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Motorola Moto E (2015) hands-on

The Moto E was one of the best phones you can buy on a budget, but now we have its successor in our hands. The Motorola Moto E (2015) has grown in size and we like the design better than the original. Plus, it’s more customizable, like a simple DIY Motomaker.

With increased competition from Microsoft and Chinese Androids, Motorola has to stay on top of its game if it wants to remain popular in the entry-level segment.

The Moto E (2015) maintains the same thickness at 12.3mm and practically, the same weight, 145g. The battery capacity has increased by about 400mAh and now stands at 2,390mAh. The extra juice goes to feed the slightly bigger display and the new, faster chipset.

Speaking of the screen, it still has qHD resolution (540 x 960px), but now measures 4.5″ in diagonal (up from 4.3″). The drop in sharpness is not perceptible, but you gain about 10% of screen surface area. Better yet, it’s an IPS LCD with good viewing angles and Gorilla Glass protection.

The bezels around the screen are on the chunky side and the screen quality isn’t amazing, but good for the price class.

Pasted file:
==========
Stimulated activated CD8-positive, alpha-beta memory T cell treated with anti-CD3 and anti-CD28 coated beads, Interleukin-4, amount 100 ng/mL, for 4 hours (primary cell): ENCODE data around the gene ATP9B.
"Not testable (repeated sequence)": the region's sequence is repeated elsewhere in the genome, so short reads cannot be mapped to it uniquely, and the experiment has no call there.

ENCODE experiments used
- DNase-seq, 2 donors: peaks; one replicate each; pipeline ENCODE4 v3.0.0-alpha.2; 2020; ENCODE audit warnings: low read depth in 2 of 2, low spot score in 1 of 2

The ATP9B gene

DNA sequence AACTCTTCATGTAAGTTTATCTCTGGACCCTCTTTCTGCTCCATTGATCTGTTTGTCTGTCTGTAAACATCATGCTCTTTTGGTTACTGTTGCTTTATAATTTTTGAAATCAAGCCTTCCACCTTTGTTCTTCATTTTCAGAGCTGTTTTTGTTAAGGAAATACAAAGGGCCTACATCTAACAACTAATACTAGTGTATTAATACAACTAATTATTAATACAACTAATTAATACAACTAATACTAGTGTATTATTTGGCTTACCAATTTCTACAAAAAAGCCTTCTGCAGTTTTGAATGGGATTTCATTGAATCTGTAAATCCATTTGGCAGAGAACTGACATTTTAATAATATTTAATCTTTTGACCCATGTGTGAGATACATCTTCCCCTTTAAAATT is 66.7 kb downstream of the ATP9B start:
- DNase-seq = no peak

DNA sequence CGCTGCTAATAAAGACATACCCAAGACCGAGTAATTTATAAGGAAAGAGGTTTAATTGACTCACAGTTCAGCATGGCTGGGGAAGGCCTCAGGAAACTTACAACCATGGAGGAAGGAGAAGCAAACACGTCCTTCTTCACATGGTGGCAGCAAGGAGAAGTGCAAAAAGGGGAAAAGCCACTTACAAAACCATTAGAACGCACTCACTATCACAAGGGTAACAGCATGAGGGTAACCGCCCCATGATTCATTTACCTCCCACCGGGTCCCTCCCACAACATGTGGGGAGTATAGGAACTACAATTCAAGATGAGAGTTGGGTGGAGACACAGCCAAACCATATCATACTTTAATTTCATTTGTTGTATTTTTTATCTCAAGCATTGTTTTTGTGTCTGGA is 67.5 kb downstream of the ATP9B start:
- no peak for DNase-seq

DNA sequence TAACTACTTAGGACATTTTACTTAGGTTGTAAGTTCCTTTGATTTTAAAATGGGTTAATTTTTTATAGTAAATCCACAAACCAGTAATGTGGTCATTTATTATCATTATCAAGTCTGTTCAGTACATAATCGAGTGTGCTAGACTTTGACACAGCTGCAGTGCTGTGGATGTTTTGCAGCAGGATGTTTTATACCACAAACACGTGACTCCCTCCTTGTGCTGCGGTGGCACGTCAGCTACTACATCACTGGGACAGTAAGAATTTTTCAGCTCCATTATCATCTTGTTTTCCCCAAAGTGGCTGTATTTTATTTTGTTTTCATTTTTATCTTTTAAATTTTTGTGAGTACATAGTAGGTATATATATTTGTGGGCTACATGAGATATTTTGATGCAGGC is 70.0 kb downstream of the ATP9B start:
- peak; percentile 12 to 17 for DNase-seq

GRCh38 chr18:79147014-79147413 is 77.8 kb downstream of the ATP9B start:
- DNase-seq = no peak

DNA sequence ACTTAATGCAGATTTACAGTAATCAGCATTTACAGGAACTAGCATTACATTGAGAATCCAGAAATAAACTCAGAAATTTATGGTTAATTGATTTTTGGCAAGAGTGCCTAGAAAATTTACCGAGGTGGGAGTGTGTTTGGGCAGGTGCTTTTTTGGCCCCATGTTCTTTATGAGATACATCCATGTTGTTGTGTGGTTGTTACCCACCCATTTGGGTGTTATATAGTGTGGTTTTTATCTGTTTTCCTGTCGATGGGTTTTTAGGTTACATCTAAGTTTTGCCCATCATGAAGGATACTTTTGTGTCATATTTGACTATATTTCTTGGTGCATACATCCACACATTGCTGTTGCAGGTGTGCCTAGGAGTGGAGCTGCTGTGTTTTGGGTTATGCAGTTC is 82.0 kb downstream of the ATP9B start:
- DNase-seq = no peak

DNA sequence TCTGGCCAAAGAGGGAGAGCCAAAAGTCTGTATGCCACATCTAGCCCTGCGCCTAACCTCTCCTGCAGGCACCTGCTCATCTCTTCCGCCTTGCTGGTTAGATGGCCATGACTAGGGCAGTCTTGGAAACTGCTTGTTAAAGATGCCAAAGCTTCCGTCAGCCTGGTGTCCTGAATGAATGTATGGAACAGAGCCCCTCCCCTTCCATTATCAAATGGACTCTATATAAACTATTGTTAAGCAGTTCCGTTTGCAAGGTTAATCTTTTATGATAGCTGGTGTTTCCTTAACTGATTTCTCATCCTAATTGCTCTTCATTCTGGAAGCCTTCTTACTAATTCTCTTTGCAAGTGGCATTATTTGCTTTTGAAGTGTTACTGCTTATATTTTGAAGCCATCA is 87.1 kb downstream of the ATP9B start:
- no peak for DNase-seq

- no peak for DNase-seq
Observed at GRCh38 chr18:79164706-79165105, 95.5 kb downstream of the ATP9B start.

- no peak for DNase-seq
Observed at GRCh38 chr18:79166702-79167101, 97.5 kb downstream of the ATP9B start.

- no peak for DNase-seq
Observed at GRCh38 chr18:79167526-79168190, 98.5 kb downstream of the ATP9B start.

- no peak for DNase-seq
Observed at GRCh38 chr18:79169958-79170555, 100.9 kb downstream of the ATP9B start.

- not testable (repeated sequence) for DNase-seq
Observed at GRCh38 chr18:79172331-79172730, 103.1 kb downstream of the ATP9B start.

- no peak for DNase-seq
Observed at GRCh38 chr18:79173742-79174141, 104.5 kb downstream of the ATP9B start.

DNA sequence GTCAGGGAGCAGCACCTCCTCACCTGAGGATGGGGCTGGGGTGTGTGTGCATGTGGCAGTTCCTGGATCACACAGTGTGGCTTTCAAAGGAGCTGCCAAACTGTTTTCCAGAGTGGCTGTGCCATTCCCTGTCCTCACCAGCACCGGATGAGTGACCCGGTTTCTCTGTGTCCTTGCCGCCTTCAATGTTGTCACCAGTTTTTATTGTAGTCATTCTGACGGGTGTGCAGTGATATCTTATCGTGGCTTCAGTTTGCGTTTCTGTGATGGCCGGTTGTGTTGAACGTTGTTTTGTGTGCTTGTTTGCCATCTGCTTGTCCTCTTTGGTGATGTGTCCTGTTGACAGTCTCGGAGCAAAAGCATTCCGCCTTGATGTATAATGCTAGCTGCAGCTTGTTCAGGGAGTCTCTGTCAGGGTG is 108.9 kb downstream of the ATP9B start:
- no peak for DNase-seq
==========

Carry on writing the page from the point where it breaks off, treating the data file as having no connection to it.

Moto E (2015) has a decent 4.5″ qHD screen

The chipset is a more difficult matter. If you get the Moto G (2015) LTE – yes, LTE is an entry-level feature now – you’ll get a Snapdragon 410 with a 64-bit Cortex-A53 1.2GHz with 1GB of RAM and Adreno 306. There will be a 3G version soon, which drops to Snapdragon 400 (32-bit Cortex-A7 + Adreno 302).

Either way, both are better than the dual-core processor of the original. It goes without saying, but the Moto E (2015) comes with a pristine Android 5.0 Lollipop out of the box.

The newly-found processing power enables 720p video capture from the 5MP camera. There’s even a VGA front-facing camera – not exactly a selfie machine, but better than nothing.

The build quality of the Motorola Moto E (2015) is pretty good. There’s a strip of plastic running around the sides of the phone, Motorola calls these Bands. They come off easily so you can add a splash of color to the device.

Changing the band on the Moto E (2015)

The bands cost $20 for a pack of three and the current options are Red, Blue & Yellow and Turquoise, Purple & Raspberry. The Moto E is available only in Black and White, but the Bands multiply your options and give you a taste of what’s possible through the Motomaker if you want to upgrade to one of the higher-end devices.


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